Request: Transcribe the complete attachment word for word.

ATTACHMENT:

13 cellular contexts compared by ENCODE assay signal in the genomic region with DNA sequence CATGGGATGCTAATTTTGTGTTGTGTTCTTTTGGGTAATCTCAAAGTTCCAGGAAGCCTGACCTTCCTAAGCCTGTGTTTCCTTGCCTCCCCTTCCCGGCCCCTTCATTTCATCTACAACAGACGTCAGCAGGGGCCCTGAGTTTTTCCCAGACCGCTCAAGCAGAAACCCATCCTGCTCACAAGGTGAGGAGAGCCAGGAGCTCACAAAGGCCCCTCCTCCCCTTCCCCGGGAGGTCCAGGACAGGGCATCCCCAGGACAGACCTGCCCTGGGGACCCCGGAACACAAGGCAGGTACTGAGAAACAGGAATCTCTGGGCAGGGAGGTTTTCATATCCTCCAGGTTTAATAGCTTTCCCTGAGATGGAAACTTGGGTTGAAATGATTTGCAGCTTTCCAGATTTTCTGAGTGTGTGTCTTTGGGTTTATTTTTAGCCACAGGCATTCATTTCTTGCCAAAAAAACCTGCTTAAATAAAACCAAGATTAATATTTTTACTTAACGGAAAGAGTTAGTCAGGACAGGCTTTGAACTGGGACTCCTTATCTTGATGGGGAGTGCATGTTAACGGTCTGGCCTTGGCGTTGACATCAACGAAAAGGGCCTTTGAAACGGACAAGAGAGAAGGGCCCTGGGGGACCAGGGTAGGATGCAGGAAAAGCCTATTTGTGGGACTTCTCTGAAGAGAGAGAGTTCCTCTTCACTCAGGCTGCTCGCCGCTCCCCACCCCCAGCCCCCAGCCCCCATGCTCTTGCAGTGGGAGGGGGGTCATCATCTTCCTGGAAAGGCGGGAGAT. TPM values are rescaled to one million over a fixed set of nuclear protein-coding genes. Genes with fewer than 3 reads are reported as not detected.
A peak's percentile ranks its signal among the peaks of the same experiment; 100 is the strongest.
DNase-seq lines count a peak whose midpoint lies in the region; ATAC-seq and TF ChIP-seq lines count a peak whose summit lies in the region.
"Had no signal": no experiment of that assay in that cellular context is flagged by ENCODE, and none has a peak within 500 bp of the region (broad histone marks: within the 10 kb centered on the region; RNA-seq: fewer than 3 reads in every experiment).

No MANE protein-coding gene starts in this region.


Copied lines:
13 cellular contexts compared by ENCODE assay signal in the genomic region with DNA sequence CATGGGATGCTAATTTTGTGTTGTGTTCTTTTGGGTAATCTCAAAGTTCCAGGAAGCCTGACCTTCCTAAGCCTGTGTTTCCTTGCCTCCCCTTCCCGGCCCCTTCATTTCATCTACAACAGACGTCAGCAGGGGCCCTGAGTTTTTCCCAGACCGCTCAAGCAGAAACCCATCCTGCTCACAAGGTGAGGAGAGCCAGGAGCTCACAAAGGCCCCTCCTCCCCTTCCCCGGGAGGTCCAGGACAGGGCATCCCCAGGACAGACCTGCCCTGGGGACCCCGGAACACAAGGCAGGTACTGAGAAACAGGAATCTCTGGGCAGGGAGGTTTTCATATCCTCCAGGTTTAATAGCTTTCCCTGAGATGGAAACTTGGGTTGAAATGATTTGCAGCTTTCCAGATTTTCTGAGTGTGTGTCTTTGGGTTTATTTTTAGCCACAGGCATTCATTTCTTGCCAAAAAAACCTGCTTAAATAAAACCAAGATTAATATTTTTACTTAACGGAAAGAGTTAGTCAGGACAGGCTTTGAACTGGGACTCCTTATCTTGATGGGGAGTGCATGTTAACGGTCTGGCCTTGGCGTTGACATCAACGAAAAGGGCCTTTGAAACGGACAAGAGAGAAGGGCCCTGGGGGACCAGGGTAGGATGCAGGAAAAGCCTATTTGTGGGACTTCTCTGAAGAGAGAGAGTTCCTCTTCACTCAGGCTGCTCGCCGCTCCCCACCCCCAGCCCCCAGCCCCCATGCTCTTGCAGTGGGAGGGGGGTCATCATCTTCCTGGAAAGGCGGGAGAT. TPM values are rescaled to one million over a fixed set of nuclear protein-coding genes. Genes with fewer than 3 reads are reported as not detected.
A peak's percentile ranks its signal among the peaks of the same experiment; 100 is the strongest.
DNase-seq lines count a peak whose midpoint lies in the region; ATAC-seq and TF ChIP-seq lines count a peak whose summit lies in the region.
"Had no signal": no experiment of that assay in that cellular context is flagged by ENCODE, and none has a peak within 500 bp of the region (broad histone marks: within the 10 kb centered on the region; RNA-seq: fewer than 3 reads in every experiment).

No MANE protein-coding gene starts in this region.